Global mobility supply and demand: What is happening in the corporate world?

From a global mobility perspective, 2024 has got off to an interesting start. Corporate travel and assignments are certainly back and in full swing. Fiona Murchie and Marianne Curphey report.


This article is taken from the Summer 2024 issue of

Think Global People magazine

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Even businesses in the regions hit by the harshest lockdown restrictions, such as Hong Kong, China, Malaysia, Australia, Peru, Argentina and Chile, are now actively pursuing new markets and deploying business travellers and employees on international assignments.

A changing landscape for corporate housing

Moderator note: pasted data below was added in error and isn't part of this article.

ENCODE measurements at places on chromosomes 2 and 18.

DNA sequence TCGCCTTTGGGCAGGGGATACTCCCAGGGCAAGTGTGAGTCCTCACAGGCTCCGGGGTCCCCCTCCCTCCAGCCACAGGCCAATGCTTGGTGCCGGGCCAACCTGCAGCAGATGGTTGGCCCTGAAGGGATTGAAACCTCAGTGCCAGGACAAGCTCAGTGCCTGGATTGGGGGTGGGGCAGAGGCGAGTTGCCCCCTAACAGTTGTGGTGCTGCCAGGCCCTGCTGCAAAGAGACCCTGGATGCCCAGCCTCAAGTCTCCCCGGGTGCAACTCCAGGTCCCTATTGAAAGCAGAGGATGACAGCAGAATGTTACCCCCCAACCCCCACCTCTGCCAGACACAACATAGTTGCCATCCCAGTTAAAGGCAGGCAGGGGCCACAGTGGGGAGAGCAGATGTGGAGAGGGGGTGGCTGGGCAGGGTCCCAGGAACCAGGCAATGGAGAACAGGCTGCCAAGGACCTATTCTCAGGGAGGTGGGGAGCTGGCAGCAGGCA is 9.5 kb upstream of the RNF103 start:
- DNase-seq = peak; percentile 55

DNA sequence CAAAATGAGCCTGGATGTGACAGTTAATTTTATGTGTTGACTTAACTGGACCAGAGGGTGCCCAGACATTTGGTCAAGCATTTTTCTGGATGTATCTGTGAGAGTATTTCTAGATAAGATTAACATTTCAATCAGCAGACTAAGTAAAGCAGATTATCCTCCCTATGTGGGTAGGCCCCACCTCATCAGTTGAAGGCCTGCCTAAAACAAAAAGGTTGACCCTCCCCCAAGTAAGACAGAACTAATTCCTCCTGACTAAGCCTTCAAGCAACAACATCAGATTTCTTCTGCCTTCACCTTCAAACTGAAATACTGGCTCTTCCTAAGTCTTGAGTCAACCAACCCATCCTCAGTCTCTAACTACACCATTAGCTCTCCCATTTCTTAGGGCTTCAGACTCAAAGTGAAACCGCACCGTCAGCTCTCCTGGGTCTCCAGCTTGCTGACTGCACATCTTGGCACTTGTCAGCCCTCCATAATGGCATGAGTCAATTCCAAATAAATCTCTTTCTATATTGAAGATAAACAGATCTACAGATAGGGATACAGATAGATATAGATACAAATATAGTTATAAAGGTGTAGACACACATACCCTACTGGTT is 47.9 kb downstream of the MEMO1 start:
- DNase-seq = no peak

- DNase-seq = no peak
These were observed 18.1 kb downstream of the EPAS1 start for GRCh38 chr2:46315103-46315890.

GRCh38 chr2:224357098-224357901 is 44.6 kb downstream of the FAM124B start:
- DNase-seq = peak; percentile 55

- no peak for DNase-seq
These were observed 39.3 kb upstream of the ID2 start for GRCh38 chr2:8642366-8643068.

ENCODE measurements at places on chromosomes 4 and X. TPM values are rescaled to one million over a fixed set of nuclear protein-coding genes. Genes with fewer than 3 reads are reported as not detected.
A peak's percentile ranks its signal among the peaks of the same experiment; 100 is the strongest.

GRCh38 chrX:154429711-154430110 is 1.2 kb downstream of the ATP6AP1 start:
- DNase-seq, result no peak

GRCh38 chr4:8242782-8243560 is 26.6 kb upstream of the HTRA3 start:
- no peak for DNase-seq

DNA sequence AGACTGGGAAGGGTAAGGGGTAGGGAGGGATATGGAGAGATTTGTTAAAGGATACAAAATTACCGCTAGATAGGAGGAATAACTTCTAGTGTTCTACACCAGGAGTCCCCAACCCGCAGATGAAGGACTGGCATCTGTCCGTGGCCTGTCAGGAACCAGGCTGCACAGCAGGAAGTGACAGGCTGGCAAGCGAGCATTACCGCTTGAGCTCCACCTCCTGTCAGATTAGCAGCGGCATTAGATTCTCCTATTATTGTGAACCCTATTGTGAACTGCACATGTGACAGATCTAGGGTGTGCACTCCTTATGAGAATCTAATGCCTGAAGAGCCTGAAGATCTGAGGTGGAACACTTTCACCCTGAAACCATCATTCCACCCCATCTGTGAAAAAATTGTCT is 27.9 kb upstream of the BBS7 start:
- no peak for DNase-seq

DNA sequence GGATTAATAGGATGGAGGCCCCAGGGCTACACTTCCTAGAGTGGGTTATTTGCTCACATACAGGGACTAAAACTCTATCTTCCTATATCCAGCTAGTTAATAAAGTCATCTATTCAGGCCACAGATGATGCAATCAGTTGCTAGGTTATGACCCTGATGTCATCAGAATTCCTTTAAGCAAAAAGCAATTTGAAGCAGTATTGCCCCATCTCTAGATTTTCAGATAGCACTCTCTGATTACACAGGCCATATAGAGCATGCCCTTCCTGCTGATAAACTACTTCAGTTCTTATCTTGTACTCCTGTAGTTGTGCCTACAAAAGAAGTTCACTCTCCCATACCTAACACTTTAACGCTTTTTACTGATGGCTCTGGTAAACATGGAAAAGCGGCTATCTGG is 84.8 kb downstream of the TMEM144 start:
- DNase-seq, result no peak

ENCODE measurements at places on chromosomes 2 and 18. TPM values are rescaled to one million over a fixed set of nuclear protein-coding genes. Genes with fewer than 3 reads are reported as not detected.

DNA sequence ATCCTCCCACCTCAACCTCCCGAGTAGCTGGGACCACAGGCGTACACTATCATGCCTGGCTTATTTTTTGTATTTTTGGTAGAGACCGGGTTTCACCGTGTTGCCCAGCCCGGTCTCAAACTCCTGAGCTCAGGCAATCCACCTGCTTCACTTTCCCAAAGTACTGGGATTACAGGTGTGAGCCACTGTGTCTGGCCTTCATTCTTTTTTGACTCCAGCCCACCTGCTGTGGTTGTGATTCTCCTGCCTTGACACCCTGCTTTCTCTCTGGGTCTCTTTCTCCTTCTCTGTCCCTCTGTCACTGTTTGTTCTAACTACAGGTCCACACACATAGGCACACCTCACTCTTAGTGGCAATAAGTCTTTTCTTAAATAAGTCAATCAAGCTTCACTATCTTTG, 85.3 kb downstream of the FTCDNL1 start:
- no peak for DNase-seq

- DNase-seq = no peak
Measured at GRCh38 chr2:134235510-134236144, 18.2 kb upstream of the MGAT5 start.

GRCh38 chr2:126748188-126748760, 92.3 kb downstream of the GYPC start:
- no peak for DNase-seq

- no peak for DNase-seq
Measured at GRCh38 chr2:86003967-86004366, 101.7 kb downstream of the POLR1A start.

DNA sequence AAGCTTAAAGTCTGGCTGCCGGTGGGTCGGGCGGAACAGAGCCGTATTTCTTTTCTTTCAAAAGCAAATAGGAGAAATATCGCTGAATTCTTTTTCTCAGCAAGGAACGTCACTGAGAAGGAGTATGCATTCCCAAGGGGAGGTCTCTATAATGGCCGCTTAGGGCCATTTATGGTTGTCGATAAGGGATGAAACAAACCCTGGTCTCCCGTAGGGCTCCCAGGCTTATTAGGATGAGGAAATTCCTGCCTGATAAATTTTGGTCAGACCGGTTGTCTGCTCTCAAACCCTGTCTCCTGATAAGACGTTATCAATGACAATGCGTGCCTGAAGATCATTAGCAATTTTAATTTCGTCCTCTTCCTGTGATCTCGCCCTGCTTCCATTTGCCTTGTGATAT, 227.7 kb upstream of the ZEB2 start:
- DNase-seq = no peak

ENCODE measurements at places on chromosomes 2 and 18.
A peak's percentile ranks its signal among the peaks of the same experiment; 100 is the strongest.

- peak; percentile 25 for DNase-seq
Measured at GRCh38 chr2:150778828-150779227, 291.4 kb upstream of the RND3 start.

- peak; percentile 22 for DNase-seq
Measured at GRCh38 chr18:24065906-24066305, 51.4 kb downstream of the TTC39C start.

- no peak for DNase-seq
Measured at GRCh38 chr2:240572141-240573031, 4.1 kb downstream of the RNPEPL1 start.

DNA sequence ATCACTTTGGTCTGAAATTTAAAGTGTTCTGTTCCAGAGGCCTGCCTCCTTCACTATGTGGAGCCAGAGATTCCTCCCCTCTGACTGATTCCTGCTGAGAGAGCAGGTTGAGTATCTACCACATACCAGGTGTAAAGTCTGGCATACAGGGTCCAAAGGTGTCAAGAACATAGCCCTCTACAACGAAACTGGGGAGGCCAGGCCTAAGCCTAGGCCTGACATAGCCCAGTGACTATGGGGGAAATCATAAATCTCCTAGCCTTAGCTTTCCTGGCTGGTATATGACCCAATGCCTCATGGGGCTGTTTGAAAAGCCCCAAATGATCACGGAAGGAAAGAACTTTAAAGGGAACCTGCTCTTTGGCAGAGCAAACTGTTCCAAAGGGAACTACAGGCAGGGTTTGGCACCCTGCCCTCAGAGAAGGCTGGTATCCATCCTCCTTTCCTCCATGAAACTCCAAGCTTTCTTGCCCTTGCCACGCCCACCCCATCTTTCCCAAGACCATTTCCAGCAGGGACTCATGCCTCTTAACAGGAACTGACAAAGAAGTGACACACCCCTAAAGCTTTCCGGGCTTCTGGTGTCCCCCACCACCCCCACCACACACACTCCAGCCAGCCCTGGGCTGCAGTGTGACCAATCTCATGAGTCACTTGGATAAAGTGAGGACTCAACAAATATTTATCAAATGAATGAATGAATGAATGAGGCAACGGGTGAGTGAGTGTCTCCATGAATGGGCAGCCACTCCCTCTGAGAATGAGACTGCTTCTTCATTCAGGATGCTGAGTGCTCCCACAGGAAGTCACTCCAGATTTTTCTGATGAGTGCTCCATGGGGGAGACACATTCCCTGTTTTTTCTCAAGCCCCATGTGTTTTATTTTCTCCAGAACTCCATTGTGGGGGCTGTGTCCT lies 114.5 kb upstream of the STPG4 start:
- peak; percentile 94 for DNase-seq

Key drivers of growth in global corporate travel demand are coming from shifting political landscapes and legislation, particularly in the US and India, alongside increased demand for hybrid working.In its second Quarterly Market Update report for 2024, serviced apartment and corporate housing provider SilverDoor found that for many business leaders, the return to more office working continues to gain traction. “With change comes a need for agility, so it is important to ensure demand and supply aren’t at a disconnect as much as possible,” says Al Butler, senior client programme manager at SilverDoor.Meanwhile, the 2023 Business Travel Index Outlook Annual Global Report & Forecast from the GBTA Global Business Travel Association reports spending on global business rose 47% in 2022, finishing the year at $1.03 trillion. This trend was driven by pent-up demand from the Covid downturn in 2020 and 2021, as well as inflationary conditions driving up prices.“We continue to see business travel spending recover at a different pace based on industry, with construction, education, and professional, scientific and technical activities showing the most resiliency through the recovery,” the report says.